Even cooler, it’s a single-player experience. Because it was a co-op multiplayer thing, you could only play the campaign in Titanfall if other people were playing it, and even then the odds of them being at the same point of the story as you were slim. But by making the campaign in Titanfall 2 a solo experience, you’ll be able to play it now, a year from now, two years from now, and so on.
Which is good because the campaign in Titanfall 2 is so effortlessly fun that you’re going to want to play it multiple times.
In Titanfall 2‘s story-driven campaign, you’re cast as a rifleman in the Frontier Militia. After being shot down over the planet Typhon, you have to take control of your commanding officer’s Titan and complete his mission: locating and investigating a research facility being run by the IMC, much to the chagrin of the trigger-happy mercenaries they’ve hired to protect it.
Or, to put it another way, Titanfall 2 is a cross between Avatar and a Lethal Weapon-esque buddy cop movie if it was written by John Scalzi (Old Man’s War) and co-starred the Hulkbuster suit from Avengers: Age Of Ultron and the guy who voices the promos for The Walking Dead on AMC.
As in the original, you spend most of your time Titanfall 2 shooting soldiers and humanoid robots, both on foot and in the larger feet of your Titan. Except, as I mentioned earlier, you’re not always on your feet since you can double jump, wall run like a ninja, or slide on your butt like a second baseman. Which not only makes you nimble, but it also adds a bit of platforming to the proceedings.
The platforming in Titanfall 2 works especially well for a multitude of reasons. Not only do the controls make it feel more intuitive than similar mechanics did in Deus Ex: Mankind Divided and Mirror’s Edge Catalyst, but it’s always driven by the story and the terrain, and never feels like you’re solving a puzzle or running through a sadistic obstacle course, even when it does get creative or require a bit of trial and error. This is especially true when you get a rather clever bit with some cranes, during which you have to seamless chain together wall-runs and double jumps. Well, unless you want to fall to your death.
More importantly, because many battles take place in mid-size to large areas with open floor plans, you can use the platforming, as well as these area’s inherent multiple points of ingress, to approach both your enemies and your objectives in different ways (though this also means your enemies can come at you from all sides). You can even stealth kill enemies if you approach them from behind, either by using your personal cloaking device or, if it’s run out juice, by just being slow and careful.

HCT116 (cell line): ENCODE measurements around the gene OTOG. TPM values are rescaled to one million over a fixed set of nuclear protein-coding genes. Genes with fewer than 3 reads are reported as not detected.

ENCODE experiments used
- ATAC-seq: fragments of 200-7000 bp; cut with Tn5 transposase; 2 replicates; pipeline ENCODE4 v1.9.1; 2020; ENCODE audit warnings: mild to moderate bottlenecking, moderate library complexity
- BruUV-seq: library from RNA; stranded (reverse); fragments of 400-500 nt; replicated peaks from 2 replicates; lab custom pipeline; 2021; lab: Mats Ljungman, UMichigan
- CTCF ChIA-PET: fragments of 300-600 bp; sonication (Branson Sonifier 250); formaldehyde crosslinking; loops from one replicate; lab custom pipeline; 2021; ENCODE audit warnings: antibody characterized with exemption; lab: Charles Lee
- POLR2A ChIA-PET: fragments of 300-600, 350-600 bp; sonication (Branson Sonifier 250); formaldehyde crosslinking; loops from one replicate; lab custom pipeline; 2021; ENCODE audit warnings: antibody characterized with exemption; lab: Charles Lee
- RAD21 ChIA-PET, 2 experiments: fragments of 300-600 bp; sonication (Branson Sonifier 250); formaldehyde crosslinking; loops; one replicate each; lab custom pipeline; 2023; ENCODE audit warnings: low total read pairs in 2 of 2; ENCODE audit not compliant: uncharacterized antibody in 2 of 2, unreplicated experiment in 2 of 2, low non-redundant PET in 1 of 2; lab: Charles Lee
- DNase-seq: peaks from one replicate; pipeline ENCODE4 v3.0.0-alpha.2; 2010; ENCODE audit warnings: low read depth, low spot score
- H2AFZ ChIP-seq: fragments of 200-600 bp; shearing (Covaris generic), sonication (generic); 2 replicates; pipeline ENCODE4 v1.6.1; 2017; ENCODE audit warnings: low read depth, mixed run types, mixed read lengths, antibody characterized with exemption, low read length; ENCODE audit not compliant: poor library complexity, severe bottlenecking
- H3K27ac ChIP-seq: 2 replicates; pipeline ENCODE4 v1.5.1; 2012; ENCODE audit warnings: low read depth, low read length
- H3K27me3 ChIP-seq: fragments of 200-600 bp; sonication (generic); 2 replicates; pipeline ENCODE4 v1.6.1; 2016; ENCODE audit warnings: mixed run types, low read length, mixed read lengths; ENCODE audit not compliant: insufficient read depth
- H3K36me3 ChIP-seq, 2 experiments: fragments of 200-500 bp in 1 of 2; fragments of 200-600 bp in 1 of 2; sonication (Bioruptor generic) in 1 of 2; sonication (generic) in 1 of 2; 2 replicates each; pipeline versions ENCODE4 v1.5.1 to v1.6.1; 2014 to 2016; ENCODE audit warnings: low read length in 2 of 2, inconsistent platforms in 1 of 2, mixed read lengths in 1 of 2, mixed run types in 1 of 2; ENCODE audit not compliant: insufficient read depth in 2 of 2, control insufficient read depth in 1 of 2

Even your Titan gets to do cool new stuff in Titanfall 2. While the campaign has you using a model not available in multiplayer, you can actually pick up their weapons as you make your way through the campaign. This not only gives you their guns, but their special attacks and defensive moves as well. Even better, you can switch between these weapon loadouts on the fly, even mid-battle.
All of which is motivated by Titanfall 2‘s epic and often explosive story, which is told with cinematic flair. It’s not quite as grand as the tales told in Call Of Duty 4: Modern Warfare and Call Of Duty: Modern Warfare 2 — there’s nothing as emotionally effecting as the part in the latter when you come out of a bunker onto the lawn of an occupied White House — but it does do a great job of making you care what happens next, while also setting up the action nicely. It even has some funny bits that are actually humorous without being jokey.
Unfortunately, while all of these elements work well in Titanfall 2, there are some minor issues with the campaign. Like how you can’t turn the music down or off like you can in multiplayer. Or how one of the bad guy’s Arnold Schwarzenegger-sounding voice renders him complete non-threatening. Or how you can’t mix and match the offensive and defensive capabilities of the various Titans.
Titanfall 2 also has a problem so prevalent in video games these days that I cut and paste this paragraph into every relevant review I write: some of the type is too small. If you sit at a reasonable distance from your television — y’know, like your mama told you to — you’ll have trouble reading the captions. Which is odd given how the developers had the forethought to put the captions in black boxes so the white text wouldn’t disappear against the light colored backgrounds.
Even with these minor annoyances in the campaign, Titanfall 2 is still one of the best shooters of the year (high praise when you consider this year has also given us The Division, Doom, Deus Ex: Mankind Divided, Battlefield 1, Far Cry Primal, and Gears Of War 4), and one of the best all-around games (add Uncharted 4: A Thief’s End, and Forza Horizon 3 to the previous paragraph). Best of all, it corrects a glaring error in the original, while not messing up what worked so well in that first game.